Miller's proposal, examined in light of the ACLJ analysis, appears to be both constitutional and practical. Democrats may have a harder time opposing Miller's strategy, as well, both because he is a Democrat and because it is modeled after a proposal originally introduced in 1995 by Tom Harkin (Iowa) and Joseph Lieberman (Conn.), both Democratic senators.


TOPICS: Constitution/Conservatism; Government; News/Current Events
KEYWORDS: filibuster

At present, the search for cause never strays far from the Standing Rules of the Senate, particularly Rule XXII, governing the termination of filibusters. Under Rule XXII, the Senate departs from the democratic principle of majority rule, and makes the Senate hostage to voting blocs of Senators who are, by their numbers, a minority. Confronted by an intractable minority, the Senate has options to move beyond the roadblock to confirmation that filibusters present. Each option targets the problem of the supermajority required under Rule XXII to restore power to the majority and to allow that majority to move forward on the country's business.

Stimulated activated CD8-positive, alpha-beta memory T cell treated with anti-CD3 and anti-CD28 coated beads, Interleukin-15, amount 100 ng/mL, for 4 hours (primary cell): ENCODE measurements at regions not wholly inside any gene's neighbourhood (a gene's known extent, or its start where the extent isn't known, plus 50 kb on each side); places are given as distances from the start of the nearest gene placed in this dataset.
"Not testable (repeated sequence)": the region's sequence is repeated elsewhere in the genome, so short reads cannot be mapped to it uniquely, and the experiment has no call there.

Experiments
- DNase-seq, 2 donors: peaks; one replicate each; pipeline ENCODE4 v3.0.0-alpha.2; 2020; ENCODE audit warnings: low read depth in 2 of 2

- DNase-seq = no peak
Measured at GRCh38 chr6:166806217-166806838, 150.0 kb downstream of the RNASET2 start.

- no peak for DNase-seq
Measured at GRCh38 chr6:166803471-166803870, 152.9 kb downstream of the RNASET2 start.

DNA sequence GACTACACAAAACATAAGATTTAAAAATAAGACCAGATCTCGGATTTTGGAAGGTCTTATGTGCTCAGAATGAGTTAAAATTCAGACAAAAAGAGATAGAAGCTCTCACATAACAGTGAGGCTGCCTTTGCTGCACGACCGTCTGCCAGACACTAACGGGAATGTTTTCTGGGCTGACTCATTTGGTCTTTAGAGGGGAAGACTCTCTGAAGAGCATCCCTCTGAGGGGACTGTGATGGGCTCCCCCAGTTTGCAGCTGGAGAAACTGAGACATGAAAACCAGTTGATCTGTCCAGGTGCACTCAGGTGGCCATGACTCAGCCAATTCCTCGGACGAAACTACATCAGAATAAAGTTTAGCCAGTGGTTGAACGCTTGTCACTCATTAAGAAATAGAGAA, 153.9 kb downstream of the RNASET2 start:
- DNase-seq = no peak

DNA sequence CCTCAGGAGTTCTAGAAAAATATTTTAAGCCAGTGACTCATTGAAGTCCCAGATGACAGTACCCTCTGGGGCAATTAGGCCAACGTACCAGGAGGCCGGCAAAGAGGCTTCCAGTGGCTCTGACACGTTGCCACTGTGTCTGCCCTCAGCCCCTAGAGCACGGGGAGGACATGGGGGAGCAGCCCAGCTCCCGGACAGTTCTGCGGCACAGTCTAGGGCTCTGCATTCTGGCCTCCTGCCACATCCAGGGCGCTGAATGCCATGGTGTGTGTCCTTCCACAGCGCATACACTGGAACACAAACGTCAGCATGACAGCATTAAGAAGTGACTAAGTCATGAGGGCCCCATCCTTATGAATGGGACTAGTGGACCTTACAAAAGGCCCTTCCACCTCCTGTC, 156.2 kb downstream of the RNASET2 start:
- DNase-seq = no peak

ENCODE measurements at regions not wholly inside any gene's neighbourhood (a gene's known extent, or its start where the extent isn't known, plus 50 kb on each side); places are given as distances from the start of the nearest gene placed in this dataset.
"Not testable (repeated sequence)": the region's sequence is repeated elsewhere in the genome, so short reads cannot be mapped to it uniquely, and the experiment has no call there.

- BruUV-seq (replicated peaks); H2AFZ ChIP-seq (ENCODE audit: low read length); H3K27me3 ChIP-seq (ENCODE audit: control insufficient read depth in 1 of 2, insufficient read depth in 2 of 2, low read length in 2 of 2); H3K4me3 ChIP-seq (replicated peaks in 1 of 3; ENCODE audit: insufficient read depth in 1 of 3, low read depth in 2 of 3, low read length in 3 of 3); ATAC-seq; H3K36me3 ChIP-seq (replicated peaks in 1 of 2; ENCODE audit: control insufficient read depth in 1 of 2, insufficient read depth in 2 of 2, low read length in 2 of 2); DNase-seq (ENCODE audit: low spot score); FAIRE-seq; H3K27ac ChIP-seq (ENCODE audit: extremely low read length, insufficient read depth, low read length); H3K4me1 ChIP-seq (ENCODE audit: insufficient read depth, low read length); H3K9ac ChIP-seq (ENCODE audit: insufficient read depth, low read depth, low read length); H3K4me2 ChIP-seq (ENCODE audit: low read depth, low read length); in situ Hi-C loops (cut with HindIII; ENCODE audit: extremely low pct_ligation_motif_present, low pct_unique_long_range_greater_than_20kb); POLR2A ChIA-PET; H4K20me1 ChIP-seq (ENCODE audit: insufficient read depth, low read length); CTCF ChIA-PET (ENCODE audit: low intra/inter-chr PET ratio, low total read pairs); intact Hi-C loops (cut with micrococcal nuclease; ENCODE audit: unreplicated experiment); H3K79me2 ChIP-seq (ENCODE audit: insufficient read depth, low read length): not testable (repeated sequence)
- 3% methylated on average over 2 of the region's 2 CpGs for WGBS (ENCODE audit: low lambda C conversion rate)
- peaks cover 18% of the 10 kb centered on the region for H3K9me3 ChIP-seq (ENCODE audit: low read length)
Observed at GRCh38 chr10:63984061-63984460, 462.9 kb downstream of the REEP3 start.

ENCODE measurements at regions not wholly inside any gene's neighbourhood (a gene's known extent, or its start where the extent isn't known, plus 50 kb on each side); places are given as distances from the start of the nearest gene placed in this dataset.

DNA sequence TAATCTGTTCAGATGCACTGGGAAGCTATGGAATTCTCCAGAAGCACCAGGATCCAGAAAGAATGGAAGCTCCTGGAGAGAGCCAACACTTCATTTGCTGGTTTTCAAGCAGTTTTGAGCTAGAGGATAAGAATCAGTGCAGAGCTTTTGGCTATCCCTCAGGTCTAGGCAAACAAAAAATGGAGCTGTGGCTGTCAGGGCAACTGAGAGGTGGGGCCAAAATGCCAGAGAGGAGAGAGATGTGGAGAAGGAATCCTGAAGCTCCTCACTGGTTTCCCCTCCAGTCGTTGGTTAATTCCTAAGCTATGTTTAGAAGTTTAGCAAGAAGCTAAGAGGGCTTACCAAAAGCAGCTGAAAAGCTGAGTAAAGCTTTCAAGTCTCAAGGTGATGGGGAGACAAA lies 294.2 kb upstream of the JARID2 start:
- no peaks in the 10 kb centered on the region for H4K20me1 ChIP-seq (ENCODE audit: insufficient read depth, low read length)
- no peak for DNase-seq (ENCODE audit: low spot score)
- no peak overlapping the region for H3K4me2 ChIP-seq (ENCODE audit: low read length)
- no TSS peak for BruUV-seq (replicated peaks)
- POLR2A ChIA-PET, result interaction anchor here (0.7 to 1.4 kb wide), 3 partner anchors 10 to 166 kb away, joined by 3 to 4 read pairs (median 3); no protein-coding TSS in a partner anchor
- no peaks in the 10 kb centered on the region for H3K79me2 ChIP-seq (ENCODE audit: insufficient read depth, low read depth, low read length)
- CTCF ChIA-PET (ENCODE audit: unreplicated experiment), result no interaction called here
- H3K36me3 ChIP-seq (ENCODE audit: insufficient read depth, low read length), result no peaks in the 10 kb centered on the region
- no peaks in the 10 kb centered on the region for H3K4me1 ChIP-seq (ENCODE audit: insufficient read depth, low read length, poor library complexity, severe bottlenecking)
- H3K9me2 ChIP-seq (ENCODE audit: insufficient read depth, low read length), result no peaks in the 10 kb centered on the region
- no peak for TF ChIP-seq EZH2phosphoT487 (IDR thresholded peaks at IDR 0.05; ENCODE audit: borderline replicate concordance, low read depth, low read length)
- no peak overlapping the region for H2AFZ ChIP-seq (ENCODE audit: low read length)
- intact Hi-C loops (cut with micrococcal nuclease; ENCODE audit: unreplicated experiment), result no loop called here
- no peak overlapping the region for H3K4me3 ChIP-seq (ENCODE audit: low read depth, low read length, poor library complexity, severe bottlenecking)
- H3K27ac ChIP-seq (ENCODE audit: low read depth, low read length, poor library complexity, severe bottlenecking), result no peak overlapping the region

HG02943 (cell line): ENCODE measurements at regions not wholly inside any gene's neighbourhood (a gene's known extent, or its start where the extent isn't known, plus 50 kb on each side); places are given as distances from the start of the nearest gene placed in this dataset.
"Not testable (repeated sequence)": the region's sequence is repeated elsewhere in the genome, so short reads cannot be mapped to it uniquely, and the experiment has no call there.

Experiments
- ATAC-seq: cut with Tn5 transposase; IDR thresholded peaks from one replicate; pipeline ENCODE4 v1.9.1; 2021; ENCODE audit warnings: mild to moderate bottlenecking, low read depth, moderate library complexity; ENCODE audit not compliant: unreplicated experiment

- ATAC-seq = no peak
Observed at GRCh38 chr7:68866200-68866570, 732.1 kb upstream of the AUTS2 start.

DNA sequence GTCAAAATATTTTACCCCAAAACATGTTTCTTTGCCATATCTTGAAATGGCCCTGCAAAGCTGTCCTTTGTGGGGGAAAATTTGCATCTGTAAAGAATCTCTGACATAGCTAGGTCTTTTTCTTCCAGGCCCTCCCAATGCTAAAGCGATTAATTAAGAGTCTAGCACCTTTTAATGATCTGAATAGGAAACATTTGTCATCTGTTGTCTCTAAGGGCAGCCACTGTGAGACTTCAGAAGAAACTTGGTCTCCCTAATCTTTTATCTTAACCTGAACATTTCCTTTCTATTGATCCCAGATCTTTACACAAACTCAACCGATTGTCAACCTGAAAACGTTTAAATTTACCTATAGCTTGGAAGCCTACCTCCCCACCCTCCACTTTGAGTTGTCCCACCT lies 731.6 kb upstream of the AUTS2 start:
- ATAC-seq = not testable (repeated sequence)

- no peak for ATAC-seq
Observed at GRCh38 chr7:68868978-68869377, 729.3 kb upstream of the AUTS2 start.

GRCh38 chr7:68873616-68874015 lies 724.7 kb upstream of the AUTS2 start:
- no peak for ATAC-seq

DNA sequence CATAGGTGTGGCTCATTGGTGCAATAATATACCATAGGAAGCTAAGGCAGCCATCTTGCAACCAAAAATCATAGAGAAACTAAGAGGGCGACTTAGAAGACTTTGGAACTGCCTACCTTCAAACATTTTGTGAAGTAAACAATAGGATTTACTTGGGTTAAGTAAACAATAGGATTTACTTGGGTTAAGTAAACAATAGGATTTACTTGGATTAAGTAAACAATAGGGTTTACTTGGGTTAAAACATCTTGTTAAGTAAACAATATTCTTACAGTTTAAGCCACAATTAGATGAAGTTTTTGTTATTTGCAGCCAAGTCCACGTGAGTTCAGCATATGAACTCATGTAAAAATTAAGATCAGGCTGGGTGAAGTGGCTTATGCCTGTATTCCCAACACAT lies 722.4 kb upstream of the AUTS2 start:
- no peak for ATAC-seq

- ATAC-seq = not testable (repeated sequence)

The Senate is to be a deliberative body, but nothing in the Constitution, the Federalist Papers or other source documents indicates that obstructive and delaying tactics by legislative minorities were intended to be the source of the Senate's deliberative care. The tenor of the Constitution broadly supposes internal governance of the two chambers, and a general principle of majority governance of the bodies. Unlike constitutional challenges to the filibuster, which have roundly failed, challenges to the exercise of majority rule in the House, the Senate, and in other deliberative bodies, provide a firm foundation for action by a willing majority of Senators to make new Rules for the Senate, either eliminating the filibuster, or substantially curtailing the impact of a filibuster by eliminating the supermajority requirements entirely.